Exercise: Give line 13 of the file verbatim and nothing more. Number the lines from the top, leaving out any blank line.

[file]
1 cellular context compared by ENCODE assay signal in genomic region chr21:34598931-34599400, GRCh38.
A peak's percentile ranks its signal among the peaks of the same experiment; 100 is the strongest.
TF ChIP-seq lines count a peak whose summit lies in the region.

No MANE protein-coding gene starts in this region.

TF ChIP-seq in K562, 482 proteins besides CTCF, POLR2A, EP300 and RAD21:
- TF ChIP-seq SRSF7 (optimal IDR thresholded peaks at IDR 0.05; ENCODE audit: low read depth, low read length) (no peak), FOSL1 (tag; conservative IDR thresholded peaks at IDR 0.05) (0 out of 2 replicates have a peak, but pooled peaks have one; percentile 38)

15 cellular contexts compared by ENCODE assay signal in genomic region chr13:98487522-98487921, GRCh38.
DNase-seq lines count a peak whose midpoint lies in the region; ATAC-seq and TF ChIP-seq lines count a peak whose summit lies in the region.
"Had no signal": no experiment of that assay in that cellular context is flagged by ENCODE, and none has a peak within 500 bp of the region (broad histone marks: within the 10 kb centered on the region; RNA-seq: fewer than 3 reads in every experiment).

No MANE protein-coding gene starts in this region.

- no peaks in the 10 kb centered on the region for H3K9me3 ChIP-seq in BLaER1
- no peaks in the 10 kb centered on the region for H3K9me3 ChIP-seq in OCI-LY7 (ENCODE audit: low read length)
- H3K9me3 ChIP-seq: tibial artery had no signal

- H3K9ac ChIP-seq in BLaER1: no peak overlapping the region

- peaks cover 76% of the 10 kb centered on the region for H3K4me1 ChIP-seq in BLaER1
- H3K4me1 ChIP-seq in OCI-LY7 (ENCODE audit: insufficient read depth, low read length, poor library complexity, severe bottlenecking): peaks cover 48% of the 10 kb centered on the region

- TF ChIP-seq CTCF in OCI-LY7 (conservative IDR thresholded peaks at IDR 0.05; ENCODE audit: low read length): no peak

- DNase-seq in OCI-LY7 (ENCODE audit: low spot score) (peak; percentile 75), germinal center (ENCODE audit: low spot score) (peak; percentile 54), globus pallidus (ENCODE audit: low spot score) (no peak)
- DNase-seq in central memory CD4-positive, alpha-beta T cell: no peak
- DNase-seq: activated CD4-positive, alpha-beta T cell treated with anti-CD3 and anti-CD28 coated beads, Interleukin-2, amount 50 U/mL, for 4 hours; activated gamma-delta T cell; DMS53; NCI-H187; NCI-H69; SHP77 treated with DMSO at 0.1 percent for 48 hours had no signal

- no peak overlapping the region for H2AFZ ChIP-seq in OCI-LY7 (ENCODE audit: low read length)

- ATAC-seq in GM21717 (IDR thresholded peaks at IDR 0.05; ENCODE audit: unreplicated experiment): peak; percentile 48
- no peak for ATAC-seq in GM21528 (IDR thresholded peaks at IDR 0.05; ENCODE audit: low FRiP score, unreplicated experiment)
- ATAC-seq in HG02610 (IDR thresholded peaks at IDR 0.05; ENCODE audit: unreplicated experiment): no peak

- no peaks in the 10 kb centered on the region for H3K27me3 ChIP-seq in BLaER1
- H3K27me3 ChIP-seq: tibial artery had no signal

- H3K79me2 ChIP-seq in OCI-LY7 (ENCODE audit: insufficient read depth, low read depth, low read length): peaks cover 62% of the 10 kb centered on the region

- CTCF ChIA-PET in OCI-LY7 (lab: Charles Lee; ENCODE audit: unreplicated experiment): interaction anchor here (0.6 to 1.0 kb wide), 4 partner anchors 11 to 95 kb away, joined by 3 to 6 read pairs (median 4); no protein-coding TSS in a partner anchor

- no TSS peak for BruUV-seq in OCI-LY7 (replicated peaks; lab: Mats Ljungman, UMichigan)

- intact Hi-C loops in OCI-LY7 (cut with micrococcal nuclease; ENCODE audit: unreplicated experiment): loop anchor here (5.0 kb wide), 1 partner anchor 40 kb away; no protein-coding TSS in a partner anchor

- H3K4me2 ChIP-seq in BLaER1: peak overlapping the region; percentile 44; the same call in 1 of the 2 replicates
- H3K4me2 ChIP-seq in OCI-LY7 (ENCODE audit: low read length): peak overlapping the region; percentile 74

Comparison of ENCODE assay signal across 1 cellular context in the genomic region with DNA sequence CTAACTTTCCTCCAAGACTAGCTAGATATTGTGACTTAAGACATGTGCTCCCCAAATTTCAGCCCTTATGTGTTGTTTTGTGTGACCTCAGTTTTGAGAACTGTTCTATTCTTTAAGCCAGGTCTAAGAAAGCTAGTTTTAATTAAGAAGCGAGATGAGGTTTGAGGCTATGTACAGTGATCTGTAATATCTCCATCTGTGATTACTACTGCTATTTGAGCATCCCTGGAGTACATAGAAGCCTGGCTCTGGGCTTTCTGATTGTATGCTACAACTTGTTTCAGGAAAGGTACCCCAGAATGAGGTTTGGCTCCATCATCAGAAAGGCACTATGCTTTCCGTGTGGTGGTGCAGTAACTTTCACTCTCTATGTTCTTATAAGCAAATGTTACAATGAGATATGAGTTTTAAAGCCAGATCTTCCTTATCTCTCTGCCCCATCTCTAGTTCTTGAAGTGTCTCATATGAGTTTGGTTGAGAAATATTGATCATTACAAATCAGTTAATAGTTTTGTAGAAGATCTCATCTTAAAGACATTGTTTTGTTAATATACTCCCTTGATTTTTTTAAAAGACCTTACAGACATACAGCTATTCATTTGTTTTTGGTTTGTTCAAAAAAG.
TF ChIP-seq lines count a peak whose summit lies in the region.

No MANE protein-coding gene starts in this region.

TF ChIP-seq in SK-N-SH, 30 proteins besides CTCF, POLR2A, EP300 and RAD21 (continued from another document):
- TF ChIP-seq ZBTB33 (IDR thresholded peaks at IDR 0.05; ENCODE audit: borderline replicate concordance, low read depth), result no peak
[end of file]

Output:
- H3K9me3 ChIP-seq: tibial artery had no signal